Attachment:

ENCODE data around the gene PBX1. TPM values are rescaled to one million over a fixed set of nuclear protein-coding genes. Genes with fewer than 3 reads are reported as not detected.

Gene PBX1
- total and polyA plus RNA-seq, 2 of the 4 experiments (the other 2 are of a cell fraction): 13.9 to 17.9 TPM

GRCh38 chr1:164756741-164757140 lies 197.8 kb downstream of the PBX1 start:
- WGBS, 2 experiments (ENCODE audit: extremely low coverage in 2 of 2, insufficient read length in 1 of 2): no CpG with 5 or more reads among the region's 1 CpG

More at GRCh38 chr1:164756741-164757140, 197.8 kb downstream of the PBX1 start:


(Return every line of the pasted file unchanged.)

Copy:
ENCODE data around the gene PBX1. TPM values are rescaled to one million over a fixed set of nuclear protein-coding genes. Genes with fewer than 3 reads are reported as not detected.

Gene PBX1
- total and polyA plus RNA-seq, 2 of the 4 experiments (the other 2 are of a cell fraction): 13.9 to 17.9 TPM

GRCh38 chr1:164756741-164757140 lies 197.8 kb downstream of the PBX1 start:
- WGBS, 2 experiments (ENCODE audit: extremely low coverage in 2 of 2, insufficient read length in 1 of 2): no CpG with 5 or more reads among the region's 1 CpG

More at GRCh38 chr1:164756741-164757140, 197.8 kb downstream of the PBX1 start: